I came here (Colorado) to die, but since I didn't get the job done, I
guess I'll just have to live here instead.
—Doctor Susan Anderson, 1907
A dazzling setting sun cast long shadows of birch and eucalyptus trees over the small cabin they surrounded near Fraser, Colorado. The home's sole occupant, Doctor Susan Anderson, admired the golden shafts of light streaming in through a half-opened window and onto the pages of the opened Bible in her lap. A light breeze washed over her delicate frame and she turned her attractive face into the wind. She brushed back her dark hair and closed her blue eyes for a moment. Doctor Anderson was tired. She had moved to Fraser in 1907 to rest and to try to overcome the tuberculosis that had assaulted her lungs. Although the recovery had been slow, she was now on the mend and longed to resume her medical practice.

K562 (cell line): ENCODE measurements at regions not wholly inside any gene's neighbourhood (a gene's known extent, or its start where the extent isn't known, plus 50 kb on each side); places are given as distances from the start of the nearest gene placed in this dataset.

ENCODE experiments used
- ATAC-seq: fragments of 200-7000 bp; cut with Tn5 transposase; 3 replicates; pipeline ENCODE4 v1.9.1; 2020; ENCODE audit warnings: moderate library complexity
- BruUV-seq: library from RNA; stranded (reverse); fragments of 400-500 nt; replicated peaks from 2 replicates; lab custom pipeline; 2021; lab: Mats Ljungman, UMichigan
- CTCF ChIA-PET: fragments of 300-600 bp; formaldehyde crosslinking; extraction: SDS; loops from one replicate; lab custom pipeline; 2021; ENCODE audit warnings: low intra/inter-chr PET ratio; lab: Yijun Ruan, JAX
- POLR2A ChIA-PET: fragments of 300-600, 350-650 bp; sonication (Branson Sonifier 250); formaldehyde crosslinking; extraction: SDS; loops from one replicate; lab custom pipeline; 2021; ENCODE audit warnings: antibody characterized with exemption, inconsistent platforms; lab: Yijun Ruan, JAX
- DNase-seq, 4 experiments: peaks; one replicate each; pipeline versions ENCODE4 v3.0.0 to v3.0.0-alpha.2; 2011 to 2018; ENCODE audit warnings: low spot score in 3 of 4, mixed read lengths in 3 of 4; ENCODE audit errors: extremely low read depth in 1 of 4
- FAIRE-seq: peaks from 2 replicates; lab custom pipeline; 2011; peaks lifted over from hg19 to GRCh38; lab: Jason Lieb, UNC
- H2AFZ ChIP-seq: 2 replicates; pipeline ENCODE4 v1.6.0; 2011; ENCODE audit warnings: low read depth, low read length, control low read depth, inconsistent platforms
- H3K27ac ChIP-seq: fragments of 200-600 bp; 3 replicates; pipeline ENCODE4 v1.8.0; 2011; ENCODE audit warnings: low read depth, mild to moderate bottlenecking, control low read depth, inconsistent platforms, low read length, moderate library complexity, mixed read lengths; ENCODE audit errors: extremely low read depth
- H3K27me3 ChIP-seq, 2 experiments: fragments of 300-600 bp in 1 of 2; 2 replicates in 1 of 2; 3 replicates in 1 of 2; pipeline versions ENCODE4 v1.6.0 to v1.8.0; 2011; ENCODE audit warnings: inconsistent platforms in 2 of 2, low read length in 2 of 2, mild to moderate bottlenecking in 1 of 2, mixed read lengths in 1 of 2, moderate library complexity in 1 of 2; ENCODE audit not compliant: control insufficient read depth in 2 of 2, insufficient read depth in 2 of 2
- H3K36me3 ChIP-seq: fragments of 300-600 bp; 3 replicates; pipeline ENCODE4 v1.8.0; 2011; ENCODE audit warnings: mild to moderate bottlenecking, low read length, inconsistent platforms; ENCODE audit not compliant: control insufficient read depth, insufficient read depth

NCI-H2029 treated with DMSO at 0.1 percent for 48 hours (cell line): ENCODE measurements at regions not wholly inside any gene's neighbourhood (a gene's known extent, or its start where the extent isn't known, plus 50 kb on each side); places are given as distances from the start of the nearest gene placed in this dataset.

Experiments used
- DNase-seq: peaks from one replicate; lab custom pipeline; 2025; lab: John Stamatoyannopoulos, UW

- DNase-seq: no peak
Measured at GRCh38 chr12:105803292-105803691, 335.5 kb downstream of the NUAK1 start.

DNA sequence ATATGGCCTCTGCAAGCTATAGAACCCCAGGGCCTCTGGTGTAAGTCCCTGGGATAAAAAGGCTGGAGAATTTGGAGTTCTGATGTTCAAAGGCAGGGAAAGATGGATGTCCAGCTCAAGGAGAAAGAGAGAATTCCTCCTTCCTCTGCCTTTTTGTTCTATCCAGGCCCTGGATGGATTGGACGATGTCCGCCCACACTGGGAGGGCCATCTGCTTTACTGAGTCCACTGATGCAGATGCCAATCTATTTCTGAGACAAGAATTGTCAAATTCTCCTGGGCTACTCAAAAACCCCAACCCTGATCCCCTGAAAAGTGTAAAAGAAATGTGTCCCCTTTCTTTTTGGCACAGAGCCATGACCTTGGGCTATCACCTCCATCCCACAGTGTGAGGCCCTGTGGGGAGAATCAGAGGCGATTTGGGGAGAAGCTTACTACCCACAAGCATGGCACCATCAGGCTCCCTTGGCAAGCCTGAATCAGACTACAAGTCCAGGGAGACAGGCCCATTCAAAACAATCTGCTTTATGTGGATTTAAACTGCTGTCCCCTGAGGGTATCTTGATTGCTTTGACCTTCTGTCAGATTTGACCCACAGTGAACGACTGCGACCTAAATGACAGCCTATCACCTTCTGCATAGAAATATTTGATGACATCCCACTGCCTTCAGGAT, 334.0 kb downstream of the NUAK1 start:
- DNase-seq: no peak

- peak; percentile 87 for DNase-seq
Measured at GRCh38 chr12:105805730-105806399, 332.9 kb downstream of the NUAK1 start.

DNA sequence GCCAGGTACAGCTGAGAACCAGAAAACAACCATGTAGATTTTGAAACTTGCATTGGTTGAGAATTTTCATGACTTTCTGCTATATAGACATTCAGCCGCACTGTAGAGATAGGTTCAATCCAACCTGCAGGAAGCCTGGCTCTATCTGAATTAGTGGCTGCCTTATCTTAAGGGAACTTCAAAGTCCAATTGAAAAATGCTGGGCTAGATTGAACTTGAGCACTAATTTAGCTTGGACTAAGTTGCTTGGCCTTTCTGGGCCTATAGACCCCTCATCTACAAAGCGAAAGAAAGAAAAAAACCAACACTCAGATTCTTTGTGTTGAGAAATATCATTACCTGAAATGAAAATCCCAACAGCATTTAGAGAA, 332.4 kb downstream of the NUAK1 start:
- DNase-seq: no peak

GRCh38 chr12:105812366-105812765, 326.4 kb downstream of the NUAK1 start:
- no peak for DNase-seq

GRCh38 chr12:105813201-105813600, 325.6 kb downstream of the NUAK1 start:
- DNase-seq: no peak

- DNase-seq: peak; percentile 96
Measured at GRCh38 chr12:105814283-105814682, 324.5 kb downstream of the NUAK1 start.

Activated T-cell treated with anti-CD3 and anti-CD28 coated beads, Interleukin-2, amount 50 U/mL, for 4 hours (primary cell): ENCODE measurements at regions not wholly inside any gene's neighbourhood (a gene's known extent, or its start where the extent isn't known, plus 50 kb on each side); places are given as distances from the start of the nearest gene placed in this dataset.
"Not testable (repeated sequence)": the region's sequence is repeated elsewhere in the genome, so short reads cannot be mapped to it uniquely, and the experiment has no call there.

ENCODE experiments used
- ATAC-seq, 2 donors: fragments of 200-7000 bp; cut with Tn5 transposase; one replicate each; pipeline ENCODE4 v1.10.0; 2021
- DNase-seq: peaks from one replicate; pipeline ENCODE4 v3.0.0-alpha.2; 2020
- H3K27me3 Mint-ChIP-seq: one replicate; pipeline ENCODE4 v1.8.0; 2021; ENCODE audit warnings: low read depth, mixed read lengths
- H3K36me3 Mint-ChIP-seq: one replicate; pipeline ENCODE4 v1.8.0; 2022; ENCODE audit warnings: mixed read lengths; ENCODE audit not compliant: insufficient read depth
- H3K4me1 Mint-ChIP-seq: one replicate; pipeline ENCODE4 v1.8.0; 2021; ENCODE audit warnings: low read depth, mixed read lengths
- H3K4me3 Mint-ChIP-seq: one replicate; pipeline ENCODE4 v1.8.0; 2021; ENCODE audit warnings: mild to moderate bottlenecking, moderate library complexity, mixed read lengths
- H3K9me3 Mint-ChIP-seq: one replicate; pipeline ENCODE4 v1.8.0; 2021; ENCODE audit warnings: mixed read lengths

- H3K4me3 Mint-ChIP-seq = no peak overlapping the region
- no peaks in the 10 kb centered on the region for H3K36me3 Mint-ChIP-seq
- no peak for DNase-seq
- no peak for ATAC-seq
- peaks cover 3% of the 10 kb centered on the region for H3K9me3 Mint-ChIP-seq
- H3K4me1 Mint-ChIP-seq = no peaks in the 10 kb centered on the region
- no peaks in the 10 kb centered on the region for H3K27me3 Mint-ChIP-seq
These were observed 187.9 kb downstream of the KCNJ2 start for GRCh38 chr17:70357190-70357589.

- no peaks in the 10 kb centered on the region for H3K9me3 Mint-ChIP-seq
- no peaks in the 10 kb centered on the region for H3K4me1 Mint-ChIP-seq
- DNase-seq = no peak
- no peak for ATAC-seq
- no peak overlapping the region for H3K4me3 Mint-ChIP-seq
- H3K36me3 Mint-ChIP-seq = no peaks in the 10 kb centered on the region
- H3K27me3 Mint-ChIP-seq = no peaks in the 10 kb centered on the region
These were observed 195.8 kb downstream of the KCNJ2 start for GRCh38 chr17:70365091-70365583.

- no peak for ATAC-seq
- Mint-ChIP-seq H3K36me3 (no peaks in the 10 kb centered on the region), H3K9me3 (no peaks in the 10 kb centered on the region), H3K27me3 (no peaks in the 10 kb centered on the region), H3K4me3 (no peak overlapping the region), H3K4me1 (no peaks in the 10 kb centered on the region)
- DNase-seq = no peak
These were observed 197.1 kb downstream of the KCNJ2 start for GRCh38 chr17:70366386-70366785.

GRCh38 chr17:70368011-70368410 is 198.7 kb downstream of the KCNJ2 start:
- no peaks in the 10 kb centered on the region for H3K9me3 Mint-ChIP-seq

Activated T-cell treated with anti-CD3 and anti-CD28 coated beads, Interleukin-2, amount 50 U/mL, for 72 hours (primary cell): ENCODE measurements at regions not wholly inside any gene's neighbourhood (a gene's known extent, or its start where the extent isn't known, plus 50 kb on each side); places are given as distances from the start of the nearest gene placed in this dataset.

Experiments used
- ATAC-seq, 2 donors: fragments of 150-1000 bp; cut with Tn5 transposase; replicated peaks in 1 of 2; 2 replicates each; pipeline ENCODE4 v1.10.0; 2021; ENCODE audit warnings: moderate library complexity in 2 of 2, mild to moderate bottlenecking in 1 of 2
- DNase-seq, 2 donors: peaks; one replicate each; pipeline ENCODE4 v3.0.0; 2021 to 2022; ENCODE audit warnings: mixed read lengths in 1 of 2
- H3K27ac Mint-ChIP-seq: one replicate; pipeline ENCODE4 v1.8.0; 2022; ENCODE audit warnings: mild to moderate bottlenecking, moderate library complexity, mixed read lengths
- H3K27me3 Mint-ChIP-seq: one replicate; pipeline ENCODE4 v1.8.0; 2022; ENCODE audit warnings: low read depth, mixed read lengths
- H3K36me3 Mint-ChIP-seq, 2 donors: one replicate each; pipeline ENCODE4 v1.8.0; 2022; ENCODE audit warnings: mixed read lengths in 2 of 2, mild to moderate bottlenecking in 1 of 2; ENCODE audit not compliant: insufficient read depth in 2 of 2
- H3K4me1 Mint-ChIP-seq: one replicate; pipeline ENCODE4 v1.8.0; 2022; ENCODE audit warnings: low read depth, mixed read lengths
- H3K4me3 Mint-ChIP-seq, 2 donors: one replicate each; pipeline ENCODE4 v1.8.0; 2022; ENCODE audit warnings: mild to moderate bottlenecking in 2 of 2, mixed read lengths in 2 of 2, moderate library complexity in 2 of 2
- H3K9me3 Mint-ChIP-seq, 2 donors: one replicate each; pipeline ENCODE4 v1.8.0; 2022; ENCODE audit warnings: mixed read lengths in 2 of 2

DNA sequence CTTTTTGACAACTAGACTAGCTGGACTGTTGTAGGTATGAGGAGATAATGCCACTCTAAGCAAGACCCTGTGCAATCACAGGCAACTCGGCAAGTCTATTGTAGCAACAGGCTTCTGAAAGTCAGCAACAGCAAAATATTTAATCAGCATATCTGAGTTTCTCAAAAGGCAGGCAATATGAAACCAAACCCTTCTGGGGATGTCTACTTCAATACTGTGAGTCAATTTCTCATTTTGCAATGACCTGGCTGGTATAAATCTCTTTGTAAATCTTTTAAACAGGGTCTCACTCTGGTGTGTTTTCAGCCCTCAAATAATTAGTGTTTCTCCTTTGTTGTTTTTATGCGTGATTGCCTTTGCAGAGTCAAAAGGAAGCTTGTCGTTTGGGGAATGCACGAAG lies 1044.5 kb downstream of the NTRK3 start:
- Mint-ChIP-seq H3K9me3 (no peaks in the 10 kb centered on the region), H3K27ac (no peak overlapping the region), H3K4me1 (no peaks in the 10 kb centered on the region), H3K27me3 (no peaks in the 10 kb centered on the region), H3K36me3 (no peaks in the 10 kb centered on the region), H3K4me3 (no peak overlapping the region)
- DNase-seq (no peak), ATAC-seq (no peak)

Women doctors were not well received in western communities in the early nineteenth century. In the one-year period Susan Anderson had lived in the quaint town, her services were called upon very few times and only when male doctors were unavailable.
The attention she gained after stitching up a rancher's injured horse had attracted some human clients, but not many. She was